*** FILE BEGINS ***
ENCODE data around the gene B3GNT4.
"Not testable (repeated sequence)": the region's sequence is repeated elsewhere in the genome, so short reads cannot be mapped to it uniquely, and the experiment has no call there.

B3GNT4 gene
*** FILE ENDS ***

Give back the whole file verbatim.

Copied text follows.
ENCODE data around the gene B3GNT4.
"Not testable (repeated sequence)": the region's sequence is repeated elsewhere in the genome, so short reads cannot be mapped to it uniquely, and the experiment has no call there.

B3GNT4 gene